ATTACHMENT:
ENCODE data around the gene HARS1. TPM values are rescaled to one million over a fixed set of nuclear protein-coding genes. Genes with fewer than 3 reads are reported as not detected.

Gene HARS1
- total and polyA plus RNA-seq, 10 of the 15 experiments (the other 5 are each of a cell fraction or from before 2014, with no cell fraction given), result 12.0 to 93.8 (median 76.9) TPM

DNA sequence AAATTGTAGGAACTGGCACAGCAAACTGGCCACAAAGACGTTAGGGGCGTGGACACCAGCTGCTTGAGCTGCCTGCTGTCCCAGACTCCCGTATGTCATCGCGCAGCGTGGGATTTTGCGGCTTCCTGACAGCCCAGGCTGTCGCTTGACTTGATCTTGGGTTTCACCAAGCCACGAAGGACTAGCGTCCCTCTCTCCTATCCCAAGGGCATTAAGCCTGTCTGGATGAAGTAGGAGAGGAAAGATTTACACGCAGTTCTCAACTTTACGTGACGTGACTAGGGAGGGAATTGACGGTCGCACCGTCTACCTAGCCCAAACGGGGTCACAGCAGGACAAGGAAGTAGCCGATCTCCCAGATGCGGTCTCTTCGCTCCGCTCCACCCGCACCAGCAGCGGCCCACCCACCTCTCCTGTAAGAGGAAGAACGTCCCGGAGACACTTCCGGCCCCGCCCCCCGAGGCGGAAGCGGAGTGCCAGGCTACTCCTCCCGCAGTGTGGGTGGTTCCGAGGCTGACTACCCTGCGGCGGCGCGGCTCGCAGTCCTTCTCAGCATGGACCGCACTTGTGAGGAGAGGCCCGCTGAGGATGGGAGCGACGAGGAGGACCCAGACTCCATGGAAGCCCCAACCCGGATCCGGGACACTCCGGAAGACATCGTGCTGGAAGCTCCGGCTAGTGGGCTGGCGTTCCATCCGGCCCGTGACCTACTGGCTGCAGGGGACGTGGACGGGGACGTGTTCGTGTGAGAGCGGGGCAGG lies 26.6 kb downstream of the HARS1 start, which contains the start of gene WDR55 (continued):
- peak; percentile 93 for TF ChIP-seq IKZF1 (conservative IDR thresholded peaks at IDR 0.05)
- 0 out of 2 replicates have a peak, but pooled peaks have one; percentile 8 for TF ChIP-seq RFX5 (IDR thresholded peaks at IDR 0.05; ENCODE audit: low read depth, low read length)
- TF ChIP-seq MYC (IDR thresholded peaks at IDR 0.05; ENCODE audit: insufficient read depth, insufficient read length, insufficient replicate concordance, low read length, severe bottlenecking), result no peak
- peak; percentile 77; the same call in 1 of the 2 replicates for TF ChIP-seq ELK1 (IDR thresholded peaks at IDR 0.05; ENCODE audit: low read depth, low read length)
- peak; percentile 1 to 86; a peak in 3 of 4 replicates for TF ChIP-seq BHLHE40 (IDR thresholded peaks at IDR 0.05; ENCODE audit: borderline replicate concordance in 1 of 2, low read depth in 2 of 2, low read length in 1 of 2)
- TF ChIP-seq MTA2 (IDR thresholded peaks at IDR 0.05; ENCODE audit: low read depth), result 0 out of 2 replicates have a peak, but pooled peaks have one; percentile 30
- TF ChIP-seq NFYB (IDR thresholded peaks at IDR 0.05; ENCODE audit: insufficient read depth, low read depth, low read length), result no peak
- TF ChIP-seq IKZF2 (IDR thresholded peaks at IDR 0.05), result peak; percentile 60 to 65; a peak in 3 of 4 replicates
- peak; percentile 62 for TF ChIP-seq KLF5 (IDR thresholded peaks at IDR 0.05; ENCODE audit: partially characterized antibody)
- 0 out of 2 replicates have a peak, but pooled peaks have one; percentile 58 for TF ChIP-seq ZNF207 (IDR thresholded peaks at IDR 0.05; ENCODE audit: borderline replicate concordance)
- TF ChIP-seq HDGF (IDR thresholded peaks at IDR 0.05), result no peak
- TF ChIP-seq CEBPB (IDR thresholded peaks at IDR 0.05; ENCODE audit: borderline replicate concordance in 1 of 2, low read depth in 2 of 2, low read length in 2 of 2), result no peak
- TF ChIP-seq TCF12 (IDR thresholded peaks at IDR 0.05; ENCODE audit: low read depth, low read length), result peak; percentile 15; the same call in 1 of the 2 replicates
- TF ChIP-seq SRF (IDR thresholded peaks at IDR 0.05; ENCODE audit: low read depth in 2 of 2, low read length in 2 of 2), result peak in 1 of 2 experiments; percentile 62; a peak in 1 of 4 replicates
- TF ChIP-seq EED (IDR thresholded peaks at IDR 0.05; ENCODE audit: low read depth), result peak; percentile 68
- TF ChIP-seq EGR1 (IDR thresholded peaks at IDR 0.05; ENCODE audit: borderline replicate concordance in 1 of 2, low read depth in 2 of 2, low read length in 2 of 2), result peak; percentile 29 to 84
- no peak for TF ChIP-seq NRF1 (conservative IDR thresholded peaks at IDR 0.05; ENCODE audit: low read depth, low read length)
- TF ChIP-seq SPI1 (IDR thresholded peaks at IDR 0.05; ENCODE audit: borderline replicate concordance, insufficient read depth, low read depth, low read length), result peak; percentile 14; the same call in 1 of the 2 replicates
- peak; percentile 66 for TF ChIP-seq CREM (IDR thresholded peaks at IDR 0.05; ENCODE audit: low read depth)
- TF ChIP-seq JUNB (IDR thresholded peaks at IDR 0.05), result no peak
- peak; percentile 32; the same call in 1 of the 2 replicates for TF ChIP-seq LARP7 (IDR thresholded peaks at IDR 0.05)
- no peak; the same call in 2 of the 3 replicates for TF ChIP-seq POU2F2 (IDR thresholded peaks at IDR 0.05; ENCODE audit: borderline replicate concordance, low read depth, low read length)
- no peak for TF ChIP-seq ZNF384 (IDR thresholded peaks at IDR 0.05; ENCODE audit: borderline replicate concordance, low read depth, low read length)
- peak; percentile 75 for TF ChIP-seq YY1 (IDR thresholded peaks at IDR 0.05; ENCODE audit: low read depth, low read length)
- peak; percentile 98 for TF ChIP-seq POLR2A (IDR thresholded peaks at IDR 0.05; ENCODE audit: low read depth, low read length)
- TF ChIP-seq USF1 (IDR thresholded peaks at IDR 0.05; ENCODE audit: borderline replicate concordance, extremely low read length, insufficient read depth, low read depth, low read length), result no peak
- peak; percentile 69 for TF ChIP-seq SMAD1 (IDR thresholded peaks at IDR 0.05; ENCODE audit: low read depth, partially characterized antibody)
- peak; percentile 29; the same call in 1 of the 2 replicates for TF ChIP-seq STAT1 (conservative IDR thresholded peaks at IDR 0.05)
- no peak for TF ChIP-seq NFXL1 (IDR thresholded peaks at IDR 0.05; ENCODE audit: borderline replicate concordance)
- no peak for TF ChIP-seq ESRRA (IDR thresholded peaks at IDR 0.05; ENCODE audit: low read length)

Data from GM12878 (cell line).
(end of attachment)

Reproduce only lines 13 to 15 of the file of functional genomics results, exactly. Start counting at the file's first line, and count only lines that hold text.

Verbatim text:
- peak; percentile 62 for TF ChIP-seq KLF5 (IDR thresholded peaks at IDR 0.05; ENCODE audit: partially characterized antibody)
- 0 out of 2 replicates have a peak, but pooled peaks have one; percentile 58 for TF ChIP-seq ZNF207 (IDR thresholded peaks at IDR 0.05; ENCODE audit: borderline replicate concordance)
- TF ChIP-seq HDGF (IDR thresholded peaks at IDR 0.05), result no peak